|Michael Whynot. Figure Study, 2013. Red chalk with white highlights.|
|Michael Whynot. Thirty second?? gesture drawing, 2013.|
I had someone comment this morning, during our life drawing session, that they liked my use of anatomy. And there is nothing more wonderful than to have our work appreciated.
But, while I do study anatomy, and its accurate portrayal greatly enhances our drawings, I worry that, often, anatomy is the only aspect of a good drawing that gets noticed. Unless the draftsman works from a strong gestural foundation, all the accurate anatomy, tone, etc. which they use later on, will be for nothing. Just as a carpenter would never attempt to shingle a roof before pouring the foundation for a house, so the draftsman must have their gesture solid before they worry about anatomy.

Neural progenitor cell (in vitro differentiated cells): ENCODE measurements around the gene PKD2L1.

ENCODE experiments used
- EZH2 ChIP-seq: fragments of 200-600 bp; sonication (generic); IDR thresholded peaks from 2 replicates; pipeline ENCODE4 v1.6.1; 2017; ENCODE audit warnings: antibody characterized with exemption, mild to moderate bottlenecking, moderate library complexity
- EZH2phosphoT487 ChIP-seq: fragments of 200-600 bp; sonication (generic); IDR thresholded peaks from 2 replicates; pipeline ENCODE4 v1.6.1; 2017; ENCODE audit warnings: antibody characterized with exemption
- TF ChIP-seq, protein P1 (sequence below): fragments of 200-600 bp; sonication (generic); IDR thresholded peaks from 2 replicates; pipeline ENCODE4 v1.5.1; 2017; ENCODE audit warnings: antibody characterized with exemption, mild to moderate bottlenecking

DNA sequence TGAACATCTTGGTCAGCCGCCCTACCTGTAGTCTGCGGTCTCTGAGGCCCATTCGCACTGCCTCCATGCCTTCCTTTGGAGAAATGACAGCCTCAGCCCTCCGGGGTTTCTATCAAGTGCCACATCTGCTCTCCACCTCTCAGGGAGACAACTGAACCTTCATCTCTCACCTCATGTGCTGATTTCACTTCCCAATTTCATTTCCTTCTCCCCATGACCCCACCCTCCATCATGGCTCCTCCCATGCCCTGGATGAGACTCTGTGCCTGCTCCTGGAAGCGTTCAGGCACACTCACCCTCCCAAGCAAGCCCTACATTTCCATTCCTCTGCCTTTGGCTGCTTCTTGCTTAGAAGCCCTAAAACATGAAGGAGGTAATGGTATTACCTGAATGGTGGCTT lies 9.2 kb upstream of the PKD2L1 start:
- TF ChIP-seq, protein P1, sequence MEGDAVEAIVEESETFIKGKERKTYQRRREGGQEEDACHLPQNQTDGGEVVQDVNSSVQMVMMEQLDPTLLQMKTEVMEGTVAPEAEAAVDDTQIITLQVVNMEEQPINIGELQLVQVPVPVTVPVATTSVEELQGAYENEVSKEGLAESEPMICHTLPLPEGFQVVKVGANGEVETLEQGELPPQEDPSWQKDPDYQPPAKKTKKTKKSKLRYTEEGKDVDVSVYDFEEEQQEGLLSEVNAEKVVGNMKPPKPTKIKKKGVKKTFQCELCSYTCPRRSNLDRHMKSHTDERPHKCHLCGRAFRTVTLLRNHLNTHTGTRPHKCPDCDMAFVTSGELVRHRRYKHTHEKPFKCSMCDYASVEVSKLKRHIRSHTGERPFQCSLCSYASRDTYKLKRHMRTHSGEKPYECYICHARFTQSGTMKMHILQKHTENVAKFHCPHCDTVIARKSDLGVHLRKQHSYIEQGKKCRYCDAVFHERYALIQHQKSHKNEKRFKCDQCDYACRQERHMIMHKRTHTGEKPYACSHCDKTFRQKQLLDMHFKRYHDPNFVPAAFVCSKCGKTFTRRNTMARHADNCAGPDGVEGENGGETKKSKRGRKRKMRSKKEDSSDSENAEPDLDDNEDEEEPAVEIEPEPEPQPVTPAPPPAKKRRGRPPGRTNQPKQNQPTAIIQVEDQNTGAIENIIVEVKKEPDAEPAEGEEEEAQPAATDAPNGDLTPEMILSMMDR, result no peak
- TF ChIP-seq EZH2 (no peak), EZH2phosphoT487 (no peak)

Shown, above, is a thirty second gesture from this morning's session and, above that, a thirty minute study completed, this afternoon, from that initial gesture. Notice that there is very little in the way of anatomy in the gesture; just the thrust of the forms, the tilt of the head, the twist of the torso. But it was all the information which was absolutely necessary to complete the final drawing. The pose is what was important; the natural rhythm that flows through a gesture is what makes our drawings come alive. Gesture animates anatomy not the other way around. If you build a drawing with anatomy as your foundation, you will find your drawings stiff and two dimensional; a lifeless endeavour. Concentrate on the gesture first; give it as much study as anatomy, or more. Life is what the viewer really sees in a good drawing, even if they don't realize it.